Rumskys Repositioned from the Caribbean to Europe and Back Again travel blog

Sixteenth century Osman Shah, or Koursoun, mosque

Former Ottoman bathhouse, then prison, now Tsitsanis museum

Sixteen century Ottoman baths repurposed into a prison

Intriguing displays of Ottoman women and their special bath shoes

Tsitsanis museum reveals music of Greek struggles

Picturesque old Turkish town of Varousi from the Byzantine fort's Clock Tower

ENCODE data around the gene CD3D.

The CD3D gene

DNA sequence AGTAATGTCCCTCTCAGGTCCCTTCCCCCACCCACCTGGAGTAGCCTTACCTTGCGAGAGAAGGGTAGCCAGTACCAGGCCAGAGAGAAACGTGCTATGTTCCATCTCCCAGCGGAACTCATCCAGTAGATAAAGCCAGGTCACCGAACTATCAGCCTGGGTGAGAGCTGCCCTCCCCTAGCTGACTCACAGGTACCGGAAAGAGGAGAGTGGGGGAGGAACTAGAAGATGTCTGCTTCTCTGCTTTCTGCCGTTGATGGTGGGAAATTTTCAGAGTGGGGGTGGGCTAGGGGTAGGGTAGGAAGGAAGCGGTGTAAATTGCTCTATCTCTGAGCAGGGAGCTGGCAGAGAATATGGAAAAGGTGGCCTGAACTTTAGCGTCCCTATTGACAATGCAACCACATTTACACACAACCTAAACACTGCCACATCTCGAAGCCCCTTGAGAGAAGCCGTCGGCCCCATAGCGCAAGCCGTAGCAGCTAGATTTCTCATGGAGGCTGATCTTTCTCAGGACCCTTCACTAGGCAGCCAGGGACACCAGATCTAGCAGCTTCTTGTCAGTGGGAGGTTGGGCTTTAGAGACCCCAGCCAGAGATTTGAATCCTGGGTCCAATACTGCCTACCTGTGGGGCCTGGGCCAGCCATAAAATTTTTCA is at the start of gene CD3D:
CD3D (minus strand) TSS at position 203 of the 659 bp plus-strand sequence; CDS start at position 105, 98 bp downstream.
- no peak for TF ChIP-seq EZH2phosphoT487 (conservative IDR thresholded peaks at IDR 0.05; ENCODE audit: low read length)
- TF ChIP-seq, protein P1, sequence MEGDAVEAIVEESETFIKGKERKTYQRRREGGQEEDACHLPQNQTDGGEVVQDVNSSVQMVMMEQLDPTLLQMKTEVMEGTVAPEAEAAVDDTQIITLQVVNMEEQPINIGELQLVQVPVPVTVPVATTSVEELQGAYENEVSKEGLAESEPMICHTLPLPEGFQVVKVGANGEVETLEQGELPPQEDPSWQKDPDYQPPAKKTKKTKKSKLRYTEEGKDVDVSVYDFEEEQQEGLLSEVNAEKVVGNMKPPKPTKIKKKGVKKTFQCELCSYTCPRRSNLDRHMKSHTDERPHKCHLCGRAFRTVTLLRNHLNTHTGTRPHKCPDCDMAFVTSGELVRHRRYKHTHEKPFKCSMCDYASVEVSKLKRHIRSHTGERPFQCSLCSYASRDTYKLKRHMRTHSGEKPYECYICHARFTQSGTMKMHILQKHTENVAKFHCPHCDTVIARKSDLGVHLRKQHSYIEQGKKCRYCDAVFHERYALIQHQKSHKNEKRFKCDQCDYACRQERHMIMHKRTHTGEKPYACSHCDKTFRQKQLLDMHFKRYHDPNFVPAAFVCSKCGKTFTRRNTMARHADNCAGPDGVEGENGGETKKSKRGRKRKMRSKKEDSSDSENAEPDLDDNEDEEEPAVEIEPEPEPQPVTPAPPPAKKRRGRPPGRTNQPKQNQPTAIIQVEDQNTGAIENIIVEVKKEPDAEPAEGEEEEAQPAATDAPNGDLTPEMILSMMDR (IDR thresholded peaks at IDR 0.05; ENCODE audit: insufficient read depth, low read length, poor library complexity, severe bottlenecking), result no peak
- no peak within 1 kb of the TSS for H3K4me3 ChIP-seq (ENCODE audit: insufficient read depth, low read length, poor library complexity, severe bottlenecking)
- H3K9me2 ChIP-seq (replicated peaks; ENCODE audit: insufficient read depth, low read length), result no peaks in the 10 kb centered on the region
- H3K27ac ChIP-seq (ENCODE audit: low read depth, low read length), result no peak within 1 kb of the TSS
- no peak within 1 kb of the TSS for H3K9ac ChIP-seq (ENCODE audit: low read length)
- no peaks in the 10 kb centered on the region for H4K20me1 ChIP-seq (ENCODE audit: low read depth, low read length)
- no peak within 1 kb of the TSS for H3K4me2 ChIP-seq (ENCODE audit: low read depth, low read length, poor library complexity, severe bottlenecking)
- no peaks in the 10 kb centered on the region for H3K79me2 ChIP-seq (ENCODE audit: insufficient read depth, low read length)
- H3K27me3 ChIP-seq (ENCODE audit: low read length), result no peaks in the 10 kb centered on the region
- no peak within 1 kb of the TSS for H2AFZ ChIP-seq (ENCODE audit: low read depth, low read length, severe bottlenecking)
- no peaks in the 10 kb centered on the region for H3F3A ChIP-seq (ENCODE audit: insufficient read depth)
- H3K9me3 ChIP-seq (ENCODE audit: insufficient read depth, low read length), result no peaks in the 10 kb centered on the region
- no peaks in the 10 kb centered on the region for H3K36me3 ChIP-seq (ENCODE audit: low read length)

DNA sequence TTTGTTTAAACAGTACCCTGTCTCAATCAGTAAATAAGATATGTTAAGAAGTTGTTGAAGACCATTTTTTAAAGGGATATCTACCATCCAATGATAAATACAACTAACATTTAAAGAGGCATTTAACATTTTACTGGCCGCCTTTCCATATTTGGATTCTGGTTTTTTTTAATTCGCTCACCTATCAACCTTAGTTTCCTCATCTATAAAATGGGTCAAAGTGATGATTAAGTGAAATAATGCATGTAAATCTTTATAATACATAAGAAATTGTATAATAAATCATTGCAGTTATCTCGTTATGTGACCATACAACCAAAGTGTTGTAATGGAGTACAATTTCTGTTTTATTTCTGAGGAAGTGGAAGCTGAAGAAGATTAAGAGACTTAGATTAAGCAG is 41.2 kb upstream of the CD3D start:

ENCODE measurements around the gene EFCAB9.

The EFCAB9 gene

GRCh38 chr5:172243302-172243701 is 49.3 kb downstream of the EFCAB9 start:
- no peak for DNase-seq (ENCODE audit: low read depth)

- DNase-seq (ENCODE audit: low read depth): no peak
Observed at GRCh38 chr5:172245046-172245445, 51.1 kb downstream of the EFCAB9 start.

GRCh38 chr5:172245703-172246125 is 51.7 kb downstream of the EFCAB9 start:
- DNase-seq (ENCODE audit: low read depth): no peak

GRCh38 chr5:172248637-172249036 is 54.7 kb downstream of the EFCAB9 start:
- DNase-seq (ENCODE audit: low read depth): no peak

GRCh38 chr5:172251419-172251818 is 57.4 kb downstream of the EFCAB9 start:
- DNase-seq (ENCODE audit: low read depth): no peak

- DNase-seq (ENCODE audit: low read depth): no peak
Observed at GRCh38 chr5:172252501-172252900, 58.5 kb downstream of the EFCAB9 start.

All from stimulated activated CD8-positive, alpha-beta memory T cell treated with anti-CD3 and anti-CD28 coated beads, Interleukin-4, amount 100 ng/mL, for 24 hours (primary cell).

Paraskevi, our hostess and owner of our stone cabin airbnb in Meteora, was originally from the nearby city of Trikala. We got into a lively discussion regarding music, and she told us about how Greek music had originated as a protest, in prison. We became so curious talking to her that we decided to spend a day in her home town and visit the music museum. Since we were taking the bus, the easiest thing for us to do was to be dropped off at the mosque (which was close to the tiny bus office where we got picked up for the return ride home). The Osman Shah, or Koursoum, mosque, is a huge building with a heavy ("koursoum") ceiling over two levels high. Sinan Pasha, the same architect who built the Blue Mosque in Istanbul, built this UNESCO-designated mosque in the 16th century. The nearby Tsitsani museum is housed in a former prison, that upon escavation revealed an old Ottoman bathhouse. I really enjoyed seeing these ruins, talking to the women there (in English) regarding the structure, and reading the placards with pictures of the Ottoman women in their bath garb (especially their cool shoes!). Upstairs, the Tsitsani museum was quite small, but an energetic woman pointed out some interesting things and played some famous songs for us, bringing the history of this famous Greek musician to life. We then wandered towards the Fortress of Trikala, with its unmissable watchtower perched high on a hill. The narrow streets and overhanging balconies of the old Turkish quarter of Varousi along the way were very atmospheric. We made it up to the Fortress just before closing time, so we snapped a few pix and returned quickly over the Trikala bridge, back to our bus stop. All in all, it was quite a nice outing in a typical, pretty Greek town.

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